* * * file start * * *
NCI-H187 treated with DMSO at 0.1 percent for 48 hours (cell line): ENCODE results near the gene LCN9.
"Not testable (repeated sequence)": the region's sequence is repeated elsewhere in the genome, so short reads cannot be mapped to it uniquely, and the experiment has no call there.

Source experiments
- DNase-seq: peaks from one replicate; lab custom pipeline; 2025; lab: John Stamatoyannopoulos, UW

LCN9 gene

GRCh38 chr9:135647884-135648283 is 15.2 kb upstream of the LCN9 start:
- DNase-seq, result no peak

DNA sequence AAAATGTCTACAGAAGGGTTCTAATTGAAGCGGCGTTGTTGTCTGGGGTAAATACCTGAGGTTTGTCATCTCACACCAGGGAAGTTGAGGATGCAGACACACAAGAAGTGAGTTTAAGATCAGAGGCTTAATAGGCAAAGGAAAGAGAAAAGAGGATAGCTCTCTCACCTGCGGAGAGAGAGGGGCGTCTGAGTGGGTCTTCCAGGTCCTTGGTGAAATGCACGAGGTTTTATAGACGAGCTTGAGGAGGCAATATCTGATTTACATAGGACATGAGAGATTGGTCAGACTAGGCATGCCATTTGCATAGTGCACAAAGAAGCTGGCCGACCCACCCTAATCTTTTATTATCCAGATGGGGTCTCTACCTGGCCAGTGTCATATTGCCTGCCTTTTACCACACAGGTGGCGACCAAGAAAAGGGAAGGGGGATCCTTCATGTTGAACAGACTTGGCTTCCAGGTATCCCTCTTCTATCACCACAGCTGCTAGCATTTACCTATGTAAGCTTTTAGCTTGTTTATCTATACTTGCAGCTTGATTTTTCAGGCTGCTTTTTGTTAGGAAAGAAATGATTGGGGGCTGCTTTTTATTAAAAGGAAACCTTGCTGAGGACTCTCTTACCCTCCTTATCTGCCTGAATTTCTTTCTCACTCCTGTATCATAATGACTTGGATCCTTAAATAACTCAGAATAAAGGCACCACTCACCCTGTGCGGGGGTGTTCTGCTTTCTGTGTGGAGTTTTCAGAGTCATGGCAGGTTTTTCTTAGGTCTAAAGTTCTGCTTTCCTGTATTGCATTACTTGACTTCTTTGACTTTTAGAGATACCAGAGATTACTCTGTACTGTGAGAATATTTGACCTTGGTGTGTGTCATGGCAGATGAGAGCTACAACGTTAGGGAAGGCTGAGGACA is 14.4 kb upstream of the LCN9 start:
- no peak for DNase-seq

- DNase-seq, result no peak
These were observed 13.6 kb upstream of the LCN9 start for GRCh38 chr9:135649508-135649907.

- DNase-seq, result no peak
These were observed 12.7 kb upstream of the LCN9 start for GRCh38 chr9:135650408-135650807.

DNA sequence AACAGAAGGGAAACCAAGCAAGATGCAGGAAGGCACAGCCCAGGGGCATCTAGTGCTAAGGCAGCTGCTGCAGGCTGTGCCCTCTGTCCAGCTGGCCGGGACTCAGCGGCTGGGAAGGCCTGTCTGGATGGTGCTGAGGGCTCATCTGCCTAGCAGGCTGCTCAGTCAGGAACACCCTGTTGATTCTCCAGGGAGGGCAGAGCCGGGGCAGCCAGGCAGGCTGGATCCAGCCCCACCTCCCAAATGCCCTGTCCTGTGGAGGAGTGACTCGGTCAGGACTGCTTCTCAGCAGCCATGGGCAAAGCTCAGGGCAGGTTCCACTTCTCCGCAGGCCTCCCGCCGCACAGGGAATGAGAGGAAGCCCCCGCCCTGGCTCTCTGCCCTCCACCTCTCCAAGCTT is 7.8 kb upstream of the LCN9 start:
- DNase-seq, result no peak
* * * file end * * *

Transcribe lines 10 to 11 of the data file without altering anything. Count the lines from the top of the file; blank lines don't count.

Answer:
- DNase-seq, result no peak
These were observed 13.6 kb upstream of the LCN9 start for GRCh38 chr9:135649508-135649907.